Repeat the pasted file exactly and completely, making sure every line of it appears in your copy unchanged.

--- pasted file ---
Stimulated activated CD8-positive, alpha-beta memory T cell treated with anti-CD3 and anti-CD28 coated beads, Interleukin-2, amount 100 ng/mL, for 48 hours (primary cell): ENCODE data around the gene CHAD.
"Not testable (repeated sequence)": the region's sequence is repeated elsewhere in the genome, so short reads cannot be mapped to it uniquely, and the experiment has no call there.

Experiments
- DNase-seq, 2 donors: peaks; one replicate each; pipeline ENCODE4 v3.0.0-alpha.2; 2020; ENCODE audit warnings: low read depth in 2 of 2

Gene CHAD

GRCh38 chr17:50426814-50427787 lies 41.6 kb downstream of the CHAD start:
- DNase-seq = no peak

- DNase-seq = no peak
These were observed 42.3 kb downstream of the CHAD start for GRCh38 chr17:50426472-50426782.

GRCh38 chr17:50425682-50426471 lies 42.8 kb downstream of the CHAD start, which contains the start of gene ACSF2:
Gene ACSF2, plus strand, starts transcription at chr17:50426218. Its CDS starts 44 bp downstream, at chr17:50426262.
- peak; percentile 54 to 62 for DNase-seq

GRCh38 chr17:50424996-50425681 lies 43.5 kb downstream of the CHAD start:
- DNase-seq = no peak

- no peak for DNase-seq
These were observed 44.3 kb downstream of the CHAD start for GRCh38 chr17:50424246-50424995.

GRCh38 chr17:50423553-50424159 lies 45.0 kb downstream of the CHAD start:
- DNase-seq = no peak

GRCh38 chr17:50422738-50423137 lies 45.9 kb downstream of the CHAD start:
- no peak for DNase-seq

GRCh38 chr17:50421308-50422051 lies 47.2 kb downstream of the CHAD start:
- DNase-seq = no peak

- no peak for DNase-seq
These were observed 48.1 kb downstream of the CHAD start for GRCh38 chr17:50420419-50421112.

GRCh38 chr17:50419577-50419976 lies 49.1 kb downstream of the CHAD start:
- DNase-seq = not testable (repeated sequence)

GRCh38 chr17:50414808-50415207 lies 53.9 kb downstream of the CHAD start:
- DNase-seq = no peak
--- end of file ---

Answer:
Stimulated activated CD8-positive, alpha-beta memory T cell treated with anti-CD3 and anti-CD28 coated beads, Interleukin-2, amount 100 ng/mL, for 48 hours (primary cell): ENCODE data around the gene CHAD.
"Not testable (repeated sequence)": the region's sequence is repeated elsewhere in the genome, so short reads cannot be mapped to it uniquely, and the experiment has no call there.

Experiments
- DNase-seq, 2 donors: peaks; one replicate each; pipeline ENCODE4 v3.0.0-alpha.2; 2020; ENCODE audit warnings: low read depth in 2 of 2

Gene CHAD

GRCh38 chr17:50426814-50427787 lies 41.6 kb downstream of the CHAD start:
- DNase-seq = no peak

- DNase-seq = no peak
These were observed 42.3 kb downstream of the CHAD start for GRCh38 chr17:50426472-50426782.

GRCh38 chr17:50425682-50426471 lies 42.8 kb downstream of the CHAD start, which contains the start of gene ACSF2:
Gene ACSF2, plus strand, starts transcription at chr17:50426218. Its CDS starts 44 bp downstream, at chr17:50426262.
- peak; percentile 54 to 62 for DNase-seq

GRCh38 chr17:50424996-50425681 lies 43.5 kb downstream of the CHAD start:
- DNase-seq = no peak

- no peak for DNase-seq
These were observed 44.3 kb downstream of the CHAD start for GRCh38 chr17:50424246-50424995.

GRCh38 chr17:50423553-50424159 lies 45.0 kb downstream of the CHAD start:
- DNase-seq = no peak

GRCh38 chr17:50422738-50423137 lies 45.9 kb downstream of the CHAD start:
- no peak for DNase-seq

GRCh38 chr17:50421308-50422051 lies 47.2 kb downstream of the CHAD start:
- DNase-seq = no peak

- no peak for DNase-seq
These were observed 48.1 kb downstream of the CHAD start for GRCh38 chr17:50420419-50421112.

GRCh38 chr17:50419577-50419976 lies 49.1 kb downstream of the CHAD start:
- DNase-seq = not testable (repeated sequence)

GRCh38 chr17:50414808-50415207 lies 53.9 kb downstream of the CHAD start:
- DNase-seq = no peak